Judges 3:12-14

Continued and repeated offence entails more signal punishment.

Jehovah is spoken of here as if he had become the God of heathen nations. He takes the side of the enemies of Israel, and strengthens them for the subjugation of his own people.




Judges 3:15-26


There is no grandeur of character about Ehud, nor can he boast of an illustrious descent; yet he is sufficient for the purpose of delivering Israel. The defectiveness of the instrument makes the Divine agent the more conspicuous. We see here:—

I. GOD'S USE OF OBSCURE AGENTS AND INSTRUMENTALITIES. He was of the less important tribe; personally obscure; physically defective. So God uses the weak things of this world to confound the mighty, etc; that the praise may be given to the true source of power and wisdom. On the present occasion the choice was singularly felicitous, as it emphasised both subjection and deliverance as Divine. The left-handedness of Ehud also becomes curiously and instructively prominent. His very defect proved his fitness for the special task he had to accomplish. Is his power but a one-sided one, and hardly available for regular service? If he be in earnest an opportunity will be given for its effective use. It is exacted by God's servants that they do what they can; the rest is to be left with himself.

II. DEFECTIVE POWERS AND CHARACTER RESTRICTED TO THEIR PROPER SPHERE. We can see from the history that the moral character of Ehud is not high. His success, humanly speaking, depended on duplicity, boldness, sleight of hand. He has decision enough to improve upon the advantage which he has thus obtained, and to weaken the enemy by a terrible blow. But there is no sign of the judicial faculty, nor even of great military skill. He rendered a signal service, and then apparently retired into obscurity. He held no high office, or great public responsibility.—M.

Judges 3:31


A long interval has elapsed. The moral effect of Ehucl's feat is beginning to lessen. Another warning is required. It is given from the opposite side of Israel in the incursion of six hundred Philistines. These are not many, but they may be spies, pickets, the vanguard of great armies. If any effect is to be produced upon those who are behind them it must be by a sudden and. decisive blow. The example of Ehud is a precedent. Another hero rises to deliver Israel at a stroke. And by a rude and apparently ill-adapted weapon. Shamgar illustrates:—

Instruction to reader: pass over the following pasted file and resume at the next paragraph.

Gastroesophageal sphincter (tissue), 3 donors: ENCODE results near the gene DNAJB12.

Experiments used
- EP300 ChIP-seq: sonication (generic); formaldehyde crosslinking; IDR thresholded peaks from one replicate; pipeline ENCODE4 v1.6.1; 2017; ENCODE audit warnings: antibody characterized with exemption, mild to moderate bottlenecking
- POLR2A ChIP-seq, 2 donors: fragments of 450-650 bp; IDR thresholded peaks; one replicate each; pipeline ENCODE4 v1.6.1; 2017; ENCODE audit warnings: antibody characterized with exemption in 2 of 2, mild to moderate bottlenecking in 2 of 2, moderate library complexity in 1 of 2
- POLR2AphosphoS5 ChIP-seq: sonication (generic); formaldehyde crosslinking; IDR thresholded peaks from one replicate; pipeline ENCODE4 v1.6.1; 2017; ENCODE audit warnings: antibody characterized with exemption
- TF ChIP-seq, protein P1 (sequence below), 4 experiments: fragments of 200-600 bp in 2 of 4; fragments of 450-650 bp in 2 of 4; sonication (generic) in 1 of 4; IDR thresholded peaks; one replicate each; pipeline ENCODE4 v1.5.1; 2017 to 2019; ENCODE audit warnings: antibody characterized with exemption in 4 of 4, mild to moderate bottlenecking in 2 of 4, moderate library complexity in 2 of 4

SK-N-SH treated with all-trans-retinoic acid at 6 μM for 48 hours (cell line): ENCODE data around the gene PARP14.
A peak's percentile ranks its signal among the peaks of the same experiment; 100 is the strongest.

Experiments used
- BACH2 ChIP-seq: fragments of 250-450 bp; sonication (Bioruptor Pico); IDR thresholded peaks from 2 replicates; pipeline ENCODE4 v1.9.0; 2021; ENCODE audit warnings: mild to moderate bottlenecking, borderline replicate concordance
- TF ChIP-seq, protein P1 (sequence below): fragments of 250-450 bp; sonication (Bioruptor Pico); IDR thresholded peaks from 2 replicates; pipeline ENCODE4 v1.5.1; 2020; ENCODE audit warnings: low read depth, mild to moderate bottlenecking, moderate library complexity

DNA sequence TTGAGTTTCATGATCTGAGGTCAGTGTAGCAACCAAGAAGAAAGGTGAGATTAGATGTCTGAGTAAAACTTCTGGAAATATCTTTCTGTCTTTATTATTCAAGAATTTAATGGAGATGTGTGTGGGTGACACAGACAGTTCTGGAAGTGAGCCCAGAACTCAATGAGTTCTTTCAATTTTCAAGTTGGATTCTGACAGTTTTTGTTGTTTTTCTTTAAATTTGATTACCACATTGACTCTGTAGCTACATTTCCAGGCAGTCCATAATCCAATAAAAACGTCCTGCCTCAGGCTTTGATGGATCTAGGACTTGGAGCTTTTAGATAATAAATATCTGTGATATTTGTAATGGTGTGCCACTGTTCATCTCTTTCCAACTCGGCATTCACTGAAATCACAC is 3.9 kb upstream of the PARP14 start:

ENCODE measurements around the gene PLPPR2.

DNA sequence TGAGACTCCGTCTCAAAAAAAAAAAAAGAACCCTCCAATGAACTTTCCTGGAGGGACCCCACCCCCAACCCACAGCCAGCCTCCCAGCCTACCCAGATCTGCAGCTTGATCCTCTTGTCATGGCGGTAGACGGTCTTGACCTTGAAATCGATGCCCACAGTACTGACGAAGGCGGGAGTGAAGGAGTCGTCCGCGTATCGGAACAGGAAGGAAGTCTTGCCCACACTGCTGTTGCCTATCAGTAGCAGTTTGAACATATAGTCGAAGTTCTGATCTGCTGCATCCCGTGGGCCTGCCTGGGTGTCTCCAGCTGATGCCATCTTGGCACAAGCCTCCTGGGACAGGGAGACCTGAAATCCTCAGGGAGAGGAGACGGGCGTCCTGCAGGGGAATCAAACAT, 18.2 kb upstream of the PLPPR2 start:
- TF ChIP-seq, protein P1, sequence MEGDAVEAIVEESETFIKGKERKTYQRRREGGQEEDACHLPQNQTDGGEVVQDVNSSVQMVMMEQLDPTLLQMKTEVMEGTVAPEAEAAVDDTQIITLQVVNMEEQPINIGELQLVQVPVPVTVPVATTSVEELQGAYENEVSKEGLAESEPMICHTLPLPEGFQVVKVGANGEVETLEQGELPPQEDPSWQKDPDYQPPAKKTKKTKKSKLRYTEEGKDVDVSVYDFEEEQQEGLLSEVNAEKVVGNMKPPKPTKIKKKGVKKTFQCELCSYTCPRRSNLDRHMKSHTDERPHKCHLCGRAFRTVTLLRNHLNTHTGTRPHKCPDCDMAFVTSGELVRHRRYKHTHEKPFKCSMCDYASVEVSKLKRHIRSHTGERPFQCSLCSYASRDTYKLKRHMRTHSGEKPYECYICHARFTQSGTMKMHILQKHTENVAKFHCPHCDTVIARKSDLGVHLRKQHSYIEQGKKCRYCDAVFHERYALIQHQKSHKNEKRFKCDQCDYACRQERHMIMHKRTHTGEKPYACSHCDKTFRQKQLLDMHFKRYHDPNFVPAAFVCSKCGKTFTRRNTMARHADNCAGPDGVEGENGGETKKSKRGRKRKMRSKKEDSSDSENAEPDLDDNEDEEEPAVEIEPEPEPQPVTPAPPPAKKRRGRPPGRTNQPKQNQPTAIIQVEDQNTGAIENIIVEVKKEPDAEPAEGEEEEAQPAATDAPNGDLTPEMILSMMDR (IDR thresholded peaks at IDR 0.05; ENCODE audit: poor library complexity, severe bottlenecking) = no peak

I. THE INFLUENCE OF EXAMPLE. "After him"—an Ehud inspires a Shamgar.

II. OF THE GREAT EFFECTS WHICH MAY BE PRODUCED BY IMPERFECT MEANS WHEN ZEALOUSLY AND SEASONABLY USED. The slaying of the six hundred deterred perhaps a whole series of invasions. It lent itself easily to poetic treatment, and appealed to popular imagination. The inspiration of the deed was unmistakable. A common man, a rude implement used by Jehovah at a set time for the deliverance of his people.

III. OF THE SIGNIFICANCE AND VALUE OF A SINGLE GREAT DEED, We hear nothing of Shamgar before or after.

1. Its greatness lay in the agent rather than the means. Previous preparation of character was required.

2. The moral effect was sudden, wide-spread, and decisive. God used it for a greater purpose than was immediately contemplated.

3. But it did not qualify for permanent official usefulness. It was followed up by no spiritual witness, or succession of services. It might be that Shamgar outlived his fame, or obscured it by unworthy life, etc. The constant service ought to supplement the individual exploit.—M.


Judges 3:15

A man left-handed.

The left-handed man may be regarded as a type of the abnormal, the eccentric. The existence and position of such people deserves notice.

I. THE PROVIDENTIAL GOODNESS OF GOD PERMITS PECULIAR VARIATIONS FROM THE NORMAL TYPE OF HUMANITY. God does not form all men according to one exact pattern. There is great variety in the nature, capacity, position, and vocation of men. While most are more or less near to the central type, some are far removed from it.